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Browsing by Author "Rajala, Tuomas"

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  • Rajala, Tuomas (2023)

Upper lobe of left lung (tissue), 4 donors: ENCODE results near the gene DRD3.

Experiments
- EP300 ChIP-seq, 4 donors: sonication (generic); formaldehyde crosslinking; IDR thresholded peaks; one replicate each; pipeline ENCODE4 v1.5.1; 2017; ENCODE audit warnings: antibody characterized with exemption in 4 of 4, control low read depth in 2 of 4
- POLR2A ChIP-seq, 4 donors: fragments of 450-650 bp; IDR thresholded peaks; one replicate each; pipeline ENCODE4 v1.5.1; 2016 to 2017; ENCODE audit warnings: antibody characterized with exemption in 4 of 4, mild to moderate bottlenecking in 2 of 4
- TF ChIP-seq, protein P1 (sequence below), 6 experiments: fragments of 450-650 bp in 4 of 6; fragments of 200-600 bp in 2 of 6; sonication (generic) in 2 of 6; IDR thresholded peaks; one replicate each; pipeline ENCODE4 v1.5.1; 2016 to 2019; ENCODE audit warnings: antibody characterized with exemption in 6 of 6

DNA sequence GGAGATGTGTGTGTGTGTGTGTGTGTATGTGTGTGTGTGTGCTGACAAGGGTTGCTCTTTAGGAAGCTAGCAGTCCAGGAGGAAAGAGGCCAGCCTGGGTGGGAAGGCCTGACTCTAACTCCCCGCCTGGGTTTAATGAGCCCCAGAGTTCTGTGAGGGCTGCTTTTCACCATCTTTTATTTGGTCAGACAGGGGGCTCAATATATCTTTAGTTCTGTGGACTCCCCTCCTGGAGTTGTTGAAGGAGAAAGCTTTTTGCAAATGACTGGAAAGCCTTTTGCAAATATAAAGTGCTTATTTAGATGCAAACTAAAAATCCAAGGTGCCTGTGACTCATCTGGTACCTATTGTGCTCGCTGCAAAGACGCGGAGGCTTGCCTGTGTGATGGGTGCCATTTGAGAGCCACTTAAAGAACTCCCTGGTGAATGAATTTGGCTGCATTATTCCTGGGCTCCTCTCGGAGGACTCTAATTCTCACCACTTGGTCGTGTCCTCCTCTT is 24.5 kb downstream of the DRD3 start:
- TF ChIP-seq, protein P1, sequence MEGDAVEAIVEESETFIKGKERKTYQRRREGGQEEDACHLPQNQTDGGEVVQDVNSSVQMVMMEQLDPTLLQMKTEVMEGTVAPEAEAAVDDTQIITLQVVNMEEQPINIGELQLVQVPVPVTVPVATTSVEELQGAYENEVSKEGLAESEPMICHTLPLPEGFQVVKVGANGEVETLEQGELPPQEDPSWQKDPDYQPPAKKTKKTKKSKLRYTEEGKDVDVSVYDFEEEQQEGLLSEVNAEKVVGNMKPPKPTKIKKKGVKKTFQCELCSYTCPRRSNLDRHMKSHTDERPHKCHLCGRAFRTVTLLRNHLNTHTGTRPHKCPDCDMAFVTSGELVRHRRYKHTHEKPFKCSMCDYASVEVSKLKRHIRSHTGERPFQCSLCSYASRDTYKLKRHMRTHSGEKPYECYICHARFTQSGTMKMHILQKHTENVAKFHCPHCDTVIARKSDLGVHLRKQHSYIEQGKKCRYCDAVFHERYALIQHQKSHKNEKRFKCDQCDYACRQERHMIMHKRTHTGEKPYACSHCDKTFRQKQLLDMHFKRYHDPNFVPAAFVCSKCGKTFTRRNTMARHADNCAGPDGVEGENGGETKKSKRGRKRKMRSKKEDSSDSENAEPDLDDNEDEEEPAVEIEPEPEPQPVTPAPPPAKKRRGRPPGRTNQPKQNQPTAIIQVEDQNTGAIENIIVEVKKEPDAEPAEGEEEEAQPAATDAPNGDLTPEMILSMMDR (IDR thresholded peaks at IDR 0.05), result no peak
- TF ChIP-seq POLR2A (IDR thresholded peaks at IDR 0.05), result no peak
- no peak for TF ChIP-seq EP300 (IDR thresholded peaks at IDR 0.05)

Forests play a key role in mitigating climate change and maintaining biodiversity. The ability of forests to sequester carbon dioxide and store it in wood biomasses and soils reduces the amount of carbon dioxide in the atmosphere. However, forests are cut down for various reasons, such as economic ones, releasing carbon dioxide from the trees into the atmosphere. One way to combat climate change and biodiversity loss is to provide forest owners a voluntary incentive scheme that provides a new objective for forest owners to use their forests. The use of forests in the future will be decided by the new forest owners, i.e., the younger generation of forest owners. For this reason, it’s important to study their preferences for a voluntary incentive scheme. The study examined the characteristics of absentee and non-absentee forest owners under the age of 40 and compared the preferences for a voluntary incentive scheme directed to these two groups. The survey response rate was low (7,3%). Choice experiment method and a binary logistic regression model was used to find out the forest owners’ preferences in relation to accept the programme. In the binary logistic regression model, absentee residence was the only factor that positively and reliably increases the acceptance of the programme. Absentee and non-absentee forest owners appreciate similar aspects of forest property, for example relaxation and financial security. The biggest difference between these two groups came with consideration of forestry work and/or wood for household as nonabsentee forest owners valued that aspect higher. The study points out that knowledge of a METSO programme is relatively low, as 35% of absentee and 23% of non-absentee forest owners who responded have heard of the programme. Some young forest owners may not have a clear idea on how to manage forests, because forest ownership is new to them and therefore it is often difficult for novice forest owners to know which forest management practices to apply in one's own forests. According to the study, economic income from the forest property is important, but it isn’t an important source of economic security for a large number of young forest owners, especially when the share of absentee forest owners’ characteristics and preferences are on the rise among forest owners.